Not knowing any history about the place before we visited Bent’s Old Fort National Historic Site in Colorado, we were expecting a military fort. But it is not really a fort at all. Although it certainly hosted the military during the Mexican-American war, the “fort” was actually established as a trading post along the Santa Fe Trail.
Bent is the surname of the two brothers who, along with another partner, built Bent’s Fort in the early 1800’s. It was strategically situated on the bank of the Arkansas River (then, the boundary between the US and Mexico) and was the only white American settlement west of the Missouri River.
Bent’s Fort served as a waypoint for travelers and adventurers traveling the Santa Fe Trail from Missouri to Santa Fe (then, part of Mexico). This branch of the Santa Fe Trail was the “wet” route from Cimarron (near present day Dodge City, Kansas) to Santa Fe. Unlike the shorter, dryer trail option to the south, this route had lots of water but was much harder going over the Sangre de Christo mountains. Bent’s Fort was a great stopping point to resupply.
Bent’s Fort was not established only to support the Santa Fe Trail. It operated as a trading post from 1833 to 1849, doing brisk trade with fur traders and Native American tribes in beaver pelts, buffalo robes, powered horns, tobacco, cloth and blankets, pipes, gunpowder, tools, dried foods, belts and beads. William Bent intentionally avoided alcohol. His wife was a Cheyenne, and he maintained good relations with surrounding Native American tribes.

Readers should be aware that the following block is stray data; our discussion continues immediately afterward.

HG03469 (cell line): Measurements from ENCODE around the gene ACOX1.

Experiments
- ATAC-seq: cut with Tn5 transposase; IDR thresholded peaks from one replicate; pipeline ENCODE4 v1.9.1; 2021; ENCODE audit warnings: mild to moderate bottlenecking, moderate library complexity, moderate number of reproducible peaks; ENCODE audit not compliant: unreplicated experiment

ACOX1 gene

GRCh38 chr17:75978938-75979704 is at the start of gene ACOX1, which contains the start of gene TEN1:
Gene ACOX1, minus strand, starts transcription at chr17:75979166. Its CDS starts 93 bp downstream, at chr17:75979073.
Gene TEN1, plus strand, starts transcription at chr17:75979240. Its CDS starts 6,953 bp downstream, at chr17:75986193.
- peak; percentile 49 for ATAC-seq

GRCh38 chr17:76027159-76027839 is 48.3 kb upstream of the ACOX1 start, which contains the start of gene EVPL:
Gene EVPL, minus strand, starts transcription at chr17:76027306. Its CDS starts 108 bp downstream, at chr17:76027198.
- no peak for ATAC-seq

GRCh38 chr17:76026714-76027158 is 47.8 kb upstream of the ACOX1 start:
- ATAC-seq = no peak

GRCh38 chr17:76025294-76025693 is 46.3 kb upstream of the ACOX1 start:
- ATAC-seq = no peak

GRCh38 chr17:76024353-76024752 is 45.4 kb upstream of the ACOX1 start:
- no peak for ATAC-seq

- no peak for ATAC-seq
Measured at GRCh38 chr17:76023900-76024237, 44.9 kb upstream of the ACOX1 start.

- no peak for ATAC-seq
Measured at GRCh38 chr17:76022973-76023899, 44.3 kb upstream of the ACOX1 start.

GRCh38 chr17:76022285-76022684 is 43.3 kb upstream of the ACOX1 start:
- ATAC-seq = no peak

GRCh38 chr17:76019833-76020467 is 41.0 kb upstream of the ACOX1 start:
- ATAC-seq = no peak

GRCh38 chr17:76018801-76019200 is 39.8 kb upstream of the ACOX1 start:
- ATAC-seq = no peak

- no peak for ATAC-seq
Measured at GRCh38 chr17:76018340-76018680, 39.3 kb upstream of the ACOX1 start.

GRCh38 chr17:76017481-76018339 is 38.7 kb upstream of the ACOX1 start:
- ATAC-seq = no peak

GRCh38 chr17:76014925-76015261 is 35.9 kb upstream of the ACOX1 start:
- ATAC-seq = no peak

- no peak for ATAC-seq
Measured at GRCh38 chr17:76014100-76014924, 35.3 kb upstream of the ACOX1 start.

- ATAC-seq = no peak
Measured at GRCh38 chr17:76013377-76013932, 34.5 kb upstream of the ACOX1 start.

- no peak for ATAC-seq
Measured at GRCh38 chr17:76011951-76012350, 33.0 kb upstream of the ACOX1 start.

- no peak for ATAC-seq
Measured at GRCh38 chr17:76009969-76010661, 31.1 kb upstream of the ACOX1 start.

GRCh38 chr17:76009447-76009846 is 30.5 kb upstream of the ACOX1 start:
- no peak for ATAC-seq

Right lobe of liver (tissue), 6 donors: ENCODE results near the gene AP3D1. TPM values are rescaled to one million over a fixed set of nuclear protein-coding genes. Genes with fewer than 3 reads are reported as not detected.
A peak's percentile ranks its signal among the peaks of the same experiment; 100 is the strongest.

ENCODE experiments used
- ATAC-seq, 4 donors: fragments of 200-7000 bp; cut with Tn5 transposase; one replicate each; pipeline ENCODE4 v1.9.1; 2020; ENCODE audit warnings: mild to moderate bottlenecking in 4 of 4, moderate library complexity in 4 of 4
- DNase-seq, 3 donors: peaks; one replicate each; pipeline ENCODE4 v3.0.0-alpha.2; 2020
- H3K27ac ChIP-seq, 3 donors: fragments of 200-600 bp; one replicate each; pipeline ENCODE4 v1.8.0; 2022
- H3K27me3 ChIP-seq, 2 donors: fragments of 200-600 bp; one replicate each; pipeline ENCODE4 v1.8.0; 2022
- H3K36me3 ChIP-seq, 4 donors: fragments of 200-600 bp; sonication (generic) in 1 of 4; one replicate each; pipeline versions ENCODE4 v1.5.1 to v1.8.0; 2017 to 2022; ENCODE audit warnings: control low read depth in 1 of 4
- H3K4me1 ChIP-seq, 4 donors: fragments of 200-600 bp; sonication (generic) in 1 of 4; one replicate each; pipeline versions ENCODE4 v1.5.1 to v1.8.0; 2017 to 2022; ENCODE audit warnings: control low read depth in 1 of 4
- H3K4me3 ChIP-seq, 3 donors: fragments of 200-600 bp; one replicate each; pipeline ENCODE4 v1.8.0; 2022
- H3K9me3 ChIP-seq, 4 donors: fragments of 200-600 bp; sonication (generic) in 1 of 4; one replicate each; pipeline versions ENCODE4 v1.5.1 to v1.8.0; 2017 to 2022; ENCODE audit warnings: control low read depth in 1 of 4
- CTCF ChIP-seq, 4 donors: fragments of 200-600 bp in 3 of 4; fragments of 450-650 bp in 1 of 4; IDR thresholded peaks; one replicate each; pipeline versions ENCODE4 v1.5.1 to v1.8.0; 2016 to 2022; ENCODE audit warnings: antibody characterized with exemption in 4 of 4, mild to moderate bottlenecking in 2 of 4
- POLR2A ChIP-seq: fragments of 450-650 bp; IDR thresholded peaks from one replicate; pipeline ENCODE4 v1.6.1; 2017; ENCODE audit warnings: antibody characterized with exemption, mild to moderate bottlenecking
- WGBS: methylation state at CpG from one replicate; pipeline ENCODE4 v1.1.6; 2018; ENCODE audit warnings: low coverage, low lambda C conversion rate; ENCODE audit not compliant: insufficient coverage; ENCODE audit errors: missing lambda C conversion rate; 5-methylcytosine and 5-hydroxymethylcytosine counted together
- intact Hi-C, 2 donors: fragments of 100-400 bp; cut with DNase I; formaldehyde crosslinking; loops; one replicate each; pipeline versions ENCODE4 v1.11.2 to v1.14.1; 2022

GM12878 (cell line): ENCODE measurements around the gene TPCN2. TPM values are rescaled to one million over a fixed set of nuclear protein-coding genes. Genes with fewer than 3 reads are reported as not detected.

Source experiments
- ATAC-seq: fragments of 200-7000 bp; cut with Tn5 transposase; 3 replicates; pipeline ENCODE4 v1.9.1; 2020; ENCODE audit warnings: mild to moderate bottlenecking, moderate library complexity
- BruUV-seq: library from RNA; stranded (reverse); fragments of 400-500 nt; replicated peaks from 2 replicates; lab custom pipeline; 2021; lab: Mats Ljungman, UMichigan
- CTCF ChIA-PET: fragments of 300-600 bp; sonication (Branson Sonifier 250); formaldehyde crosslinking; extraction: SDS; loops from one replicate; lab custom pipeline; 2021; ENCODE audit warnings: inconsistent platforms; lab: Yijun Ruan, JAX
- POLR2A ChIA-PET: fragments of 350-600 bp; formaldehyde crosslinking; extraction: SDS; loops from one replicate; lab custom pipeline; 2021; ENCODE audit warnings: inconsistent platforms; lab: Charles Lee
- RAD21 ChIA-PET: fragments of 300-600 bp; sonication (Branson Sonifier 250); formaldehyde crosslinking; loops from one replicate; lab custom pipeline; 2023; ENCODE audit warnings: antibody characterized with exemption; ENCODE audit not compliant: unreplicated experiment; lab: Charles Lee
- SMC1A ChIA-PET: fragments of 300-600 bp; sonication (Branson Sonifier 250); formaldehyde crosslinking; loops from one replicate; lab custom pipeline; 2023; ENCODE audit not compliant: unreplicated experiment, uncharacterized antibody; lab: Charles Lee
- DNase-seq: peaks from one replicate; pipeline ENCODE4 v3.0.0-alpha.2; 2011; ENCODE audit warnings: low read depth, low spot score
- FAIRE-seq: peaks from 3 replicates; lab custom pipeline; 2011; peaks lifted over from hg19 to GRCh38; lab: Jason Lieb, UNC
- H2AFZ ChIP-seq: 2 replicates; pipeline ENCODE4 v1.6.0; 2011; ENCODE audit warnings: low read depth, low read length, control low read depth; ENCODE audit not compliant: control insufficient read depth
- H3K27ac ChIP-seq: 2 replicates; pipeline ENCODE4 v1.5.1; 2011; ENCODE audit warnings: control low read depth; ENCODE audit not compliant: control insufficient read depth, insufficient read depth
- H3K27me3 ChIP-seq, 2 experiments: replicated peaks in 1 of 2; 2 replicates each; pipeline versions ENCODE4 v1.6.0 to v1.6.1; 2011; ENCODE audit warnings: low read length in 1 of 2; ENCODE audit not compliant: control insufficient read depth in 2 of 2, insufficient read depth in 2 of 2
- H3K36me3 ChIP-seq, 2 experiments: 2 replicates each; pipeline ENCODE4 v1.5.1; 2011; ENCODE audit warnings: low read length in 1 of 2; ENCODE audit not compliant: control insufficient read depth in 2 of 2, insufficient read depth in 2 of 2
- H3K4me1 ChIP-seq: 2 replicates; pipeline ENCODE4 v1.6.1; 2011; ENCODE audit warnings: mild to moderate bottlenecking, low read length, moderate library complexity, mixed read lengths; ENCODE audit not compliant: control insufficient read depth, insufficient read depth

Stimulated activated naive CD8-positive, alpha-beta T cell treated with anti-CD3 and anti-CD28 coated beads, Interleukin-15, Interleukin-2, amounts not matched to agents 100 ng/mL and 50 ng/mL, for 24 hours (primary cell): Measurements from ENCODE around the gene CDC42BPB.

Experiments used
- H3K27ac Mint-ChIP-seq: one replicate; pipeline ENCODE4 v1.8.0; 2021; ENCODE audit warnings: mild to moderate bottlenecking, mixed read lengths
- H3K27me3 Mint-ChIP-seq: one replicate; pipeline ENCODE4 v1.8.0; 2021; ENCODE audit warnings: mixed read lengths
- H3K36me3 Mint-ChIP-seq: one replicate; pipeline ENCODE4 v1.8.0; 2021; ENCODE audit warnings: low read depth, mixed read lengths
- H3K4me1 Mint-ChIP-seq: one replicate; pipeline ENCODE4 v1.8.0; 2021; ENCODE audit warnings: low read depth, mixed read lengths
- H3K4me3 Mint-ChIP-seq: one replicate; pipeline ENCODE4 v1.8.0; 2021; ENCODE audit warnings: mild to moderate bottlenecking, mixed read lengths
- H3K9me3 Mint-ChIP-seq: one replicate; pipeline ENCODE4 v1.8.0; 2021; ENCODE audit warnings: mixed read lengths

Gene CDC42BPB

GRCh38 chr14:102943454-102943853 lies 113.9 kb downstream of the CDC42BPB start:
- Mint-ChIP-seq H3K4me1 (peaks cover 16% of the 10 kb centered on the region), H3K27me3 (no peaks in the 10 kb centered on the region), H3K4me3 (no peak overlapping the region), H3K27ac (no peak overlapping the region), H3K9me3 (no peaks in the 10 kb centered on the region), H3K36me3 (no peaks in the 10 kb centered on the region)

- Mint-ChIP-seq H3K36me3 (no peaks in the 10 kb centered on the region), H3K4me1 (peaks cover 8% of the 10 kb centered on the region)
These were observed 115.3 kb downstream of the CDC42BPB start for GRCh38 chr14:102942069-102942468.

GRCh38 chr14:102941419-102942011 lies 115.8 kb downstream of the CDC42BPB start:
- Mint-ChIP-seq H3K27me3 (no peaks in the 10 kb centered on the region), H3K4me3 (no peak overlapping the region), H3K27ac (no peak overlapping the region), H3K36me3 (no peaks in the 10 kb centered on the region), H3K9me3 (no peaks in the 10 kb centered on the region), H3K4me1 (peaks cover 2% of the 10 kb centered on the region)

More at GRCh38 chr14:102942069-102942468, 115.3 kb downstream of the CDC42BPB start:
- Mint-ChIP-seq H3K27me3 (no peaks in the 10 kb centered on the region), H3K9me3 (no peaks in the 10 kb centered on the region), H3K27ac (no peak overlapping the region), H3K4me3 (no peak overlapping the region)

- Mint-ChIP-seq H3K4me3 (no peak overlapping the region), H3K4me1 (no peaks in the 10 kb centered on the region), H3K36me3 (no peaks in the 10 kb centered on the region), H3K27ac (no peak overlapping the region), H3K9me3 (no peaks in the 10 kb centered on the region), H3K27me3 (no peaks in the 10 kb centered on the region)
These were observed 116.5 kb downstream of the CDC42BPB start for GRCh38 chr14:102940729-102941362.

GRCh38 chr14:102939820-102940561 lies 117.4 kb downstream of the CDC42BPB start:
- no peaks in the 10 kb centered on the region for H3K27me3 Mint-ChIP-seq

Unlike other outposts, this one was built of adobe. Four foot thick walls surrounded a central plaza. All of the rooms faced inwards and even though it was a trading post, it was built for protection with heavy wooden gates, gun slits and corner bastions.
The fort you see today is a reproduction of the original, abandoned in 1849 and destroyed. It became a national park unit in 1960, an important site along the Santa Fe National Historical Trail. In fact, Bent’s Old Fort will be hosting the Santa Fe Trail Bicentennial Symposium on September 23, 2021.
When you visit Bent’s Old Fort, you may be surprised at the landscape. When most people think of Colorado, they think of the Rocky Mountains. But this area is flat and semi-arid. When we drove there, we were surprised to pass sunflowers and sorghum.
Then, all of a sudden, the fort rises up in the horizon. No wonder they call it the “Castle of the Plains”.
You won’t need a long visit. There is a self-guided tour and depending on the season, there are re-enactors. And of course the visitor center has lots of great information. But if you are interested in the Santa Fe Trail and America’s westward expansion, it’s a worthy stop.
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